Egypt Asks Russia for Anti-Tank Missiles, Warplanes

Request comes after Saudis gave Egypt $2 billion for Russian weapons

ussian President Vladimir Putin and Egyptian President Abdel-Fattah el-Sissi in Sochi, Russia on Tuesday / AP
August 13, 2014

Egyptian President Abdel Fattah el-Sisi has asked Russia to supply Egypt with high-tech fighter jets, attack helicopters, and anti-tank missile systems, according to regional reports.

Sisi made the request in Moscow Tuesday during a meeting with his counterpart, Russian President Vladimir Putin, who met with the Egyptian leader to discuss expanding arms exports.

The request for these advanced weapons comes just months after the Saudi Arabian government donated $2 billion to Egypt to finance the purchase of Russian-made weapons.

Sisi’s reliance on Moscow for these arms is another sign that the Egyptian government is growing more distant from Washington, which, under the Obama administration, has slashed aid to Cairo and cut back on key weapons shipments that help the country combat terrorism.

Sisi is likely seeking to cement a weapons gap left by the United States’ abrupt refusal to fulfill its arms deals with Cairo following the ousting of former Muslim Brotherhood-backed President Mohamed Morsi.

During the powwow with Putin, Sisi reportedly asked for top-line equipment, including MiG29 fighter jets, Kornet anti-tank missile system, Kamoc Ka-25 attack helicopters, Mil Mi-28 attack helicopters, and various transport helicopters, according to an Arabic report on the meeting published by Youm7.

While the State Department did not respond to requests for comment on the meeting, regional experts told the Free Beacon that the weapons request is no surprise given the Obama administration’s efforts to distance itself from Cairo.

"Putting aside how disconcerting it is that Saudi Arabia—which is so angry with Putin’s support to Assad—is earmarking funding for Russian weapons, a potential deal comes as little surprise," David Schenker, director of the Washington Institute for Near East Policy’s Program on Arab Politics, told the Free Beacon.

"The Egyptians have a lot of Russian legacy systems in their current arsenal," Schenker explained. "Washington was hoping to phase it out, and fully standardize on U.S. equipment, but that’s not going to happen anytime soon."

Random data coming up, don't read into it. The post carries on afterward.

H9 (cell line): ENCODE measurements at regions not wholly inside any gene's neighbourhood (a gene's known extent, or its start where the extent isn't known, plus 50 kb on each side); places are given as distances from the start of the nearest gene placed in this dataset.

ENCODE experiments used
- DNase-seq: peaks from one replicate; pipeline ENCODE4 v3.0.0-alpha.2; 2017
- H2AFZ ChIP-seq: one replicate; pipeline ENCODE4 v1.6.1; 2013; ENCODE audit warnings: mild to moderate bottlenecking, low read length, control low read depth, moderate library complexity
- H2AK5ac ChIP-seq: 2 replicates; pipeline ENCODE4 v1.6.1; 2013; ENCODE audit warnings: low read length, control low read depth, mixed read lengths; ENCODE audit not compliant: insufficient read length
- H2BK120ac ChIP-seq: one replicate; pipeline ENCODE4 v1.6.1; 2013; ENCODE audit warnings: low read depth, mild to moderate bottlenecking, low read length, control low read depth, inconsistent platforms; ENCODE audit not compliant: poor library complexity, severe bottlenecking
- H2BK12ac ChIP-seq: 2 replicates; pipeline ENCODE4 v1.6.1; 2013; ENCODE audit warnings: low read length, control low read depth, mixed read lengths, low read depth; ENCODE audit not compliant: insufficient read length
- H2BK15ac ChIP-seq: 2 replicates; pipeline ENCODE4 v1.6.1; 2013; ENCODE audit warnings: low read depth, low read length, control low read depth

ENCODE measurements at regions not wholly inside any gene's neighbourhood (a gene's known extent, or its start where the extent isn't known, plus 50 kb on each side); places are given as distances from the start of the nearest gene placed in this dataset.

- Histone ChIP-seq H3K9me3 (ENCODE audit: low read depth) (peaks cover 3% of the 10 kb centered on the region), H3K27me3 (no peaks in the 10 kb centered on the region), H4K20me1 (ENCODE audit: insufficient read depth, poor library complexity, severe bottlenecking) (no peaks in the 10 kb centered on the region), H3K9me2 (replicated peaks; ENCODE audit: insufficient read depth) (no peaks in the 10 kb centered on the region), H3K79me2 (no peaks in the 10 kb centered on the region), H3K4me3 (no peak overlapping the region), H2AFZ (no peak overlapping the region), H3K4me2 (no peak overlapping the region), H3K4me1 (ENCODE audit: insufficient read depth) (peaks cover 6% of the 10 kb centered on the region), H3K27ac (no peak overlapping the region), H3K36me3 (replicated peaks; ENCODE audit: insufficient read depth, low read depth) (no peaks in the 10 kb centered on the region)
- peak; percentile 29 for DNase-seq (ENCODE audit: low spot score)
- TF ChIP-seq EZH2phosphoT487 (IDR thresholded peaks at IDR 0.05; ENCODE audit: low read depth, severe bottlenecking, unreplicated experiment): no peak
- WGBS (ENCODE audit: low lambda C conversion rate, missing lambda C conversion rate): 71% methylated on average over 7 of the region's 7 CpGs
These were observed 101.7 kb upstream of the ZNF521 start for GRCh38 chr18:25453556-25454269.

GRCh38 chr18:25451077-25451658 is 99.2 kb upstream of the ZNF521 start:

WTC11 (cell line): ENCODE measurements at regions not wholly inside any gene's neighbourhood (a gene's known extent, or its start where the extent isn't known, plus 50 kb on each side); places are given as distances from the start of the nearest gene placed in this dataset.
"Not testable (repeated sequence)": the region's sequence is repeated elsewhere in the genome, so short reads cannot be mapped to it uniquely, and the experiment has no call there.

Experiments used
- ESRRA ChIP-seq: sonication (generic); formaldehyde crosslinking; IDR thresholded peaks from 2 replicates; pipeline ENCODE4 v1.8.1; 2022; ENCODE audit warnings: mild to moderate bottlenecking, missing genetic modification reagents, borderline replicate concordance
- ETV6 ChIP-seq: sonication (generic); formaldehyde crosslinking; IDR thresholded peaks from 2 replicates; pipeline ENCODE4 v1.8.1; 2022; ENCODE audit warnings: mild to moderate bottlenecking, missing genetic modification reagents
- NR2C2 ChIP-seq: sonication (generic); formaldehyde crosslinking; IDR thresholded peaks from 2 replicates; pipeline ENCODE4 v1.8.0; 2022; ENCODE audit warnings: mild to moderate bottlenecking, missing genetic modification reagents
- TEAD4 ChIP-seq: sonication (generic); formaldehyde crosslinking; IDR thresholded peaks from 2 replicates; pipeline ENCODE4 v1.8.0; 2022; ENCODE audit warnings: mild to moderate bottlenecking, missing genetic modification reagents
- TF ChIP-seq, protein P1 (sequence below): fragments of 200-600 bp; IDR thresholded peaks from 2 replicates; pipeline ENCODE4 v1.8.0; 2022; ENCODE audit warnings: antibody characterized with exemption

Egyptian leaders in the new secular government are still fuming over the Obama administration’s efforts to chill relations, Schenker said.

"The Egyptians were stung by the hold on U.S. weapons transfers [which were] related to Human Rights concerns," Schenker explained.

At least 10 U.S. planes earmarked for Egypt are still docked at Fort Hood in Texas following moves by Sen. Patrick Leahy (D., Vt.) to block the transfer as punishment for Sisi’s crackdown on the Muslim Brotherhood and its news organ, Al Jazeera.

The cutoff in U.S. arms came at a critical juncture for Egypt, which has had trouble combatting terrorists affiliated with the Muslim Brotherhood and other extremist groups in the Sinai region near Israel.

"In the midst of a serious counterinsurgency campaign in the Sinai, and with a growing threat on the Libyan border, Egypt has not surprisingly come to the conclusion that it needs to diversify," Schenker said. "The U.S. is no longer viewed as a reliable supporter."

Schenker and his WINEP colleague Eric Trager warned in March that Egyptian "mistrust of Washington" was forcing a turn to Russia, which has foreign policy goals different that that of the U.S.

Sisi’s request for Russia’s Kornet anti-tank weaponry is perhaps the most significant. This is the same system Russia gave to embattled Syrian President Bashar al Assad, who, in turn, has allowed Hezbollah to access the system.

"Hezbollah, which had received these from Assad’s Syria, used these to great effect in 2006 against Israeli armor in Lebanon," said Schenker.

"It’s unclear why Egypt needs these systems" and it could lead Israel to "complain, quietly, that this constitutes an erosion of" its qualitative military edge (QME) over its regional neighbors, which the United States has always promised to ensure.

However, Israel is not likely to press the case given its warmer relations with Egypt since the secular government took hold.

Questions also remain about how exactly the Egyptian military would integrate Russia’s MiG planes into its fleet of American-made F16 jets.

"This will prove both costly and a logistical mess," Schenker warned.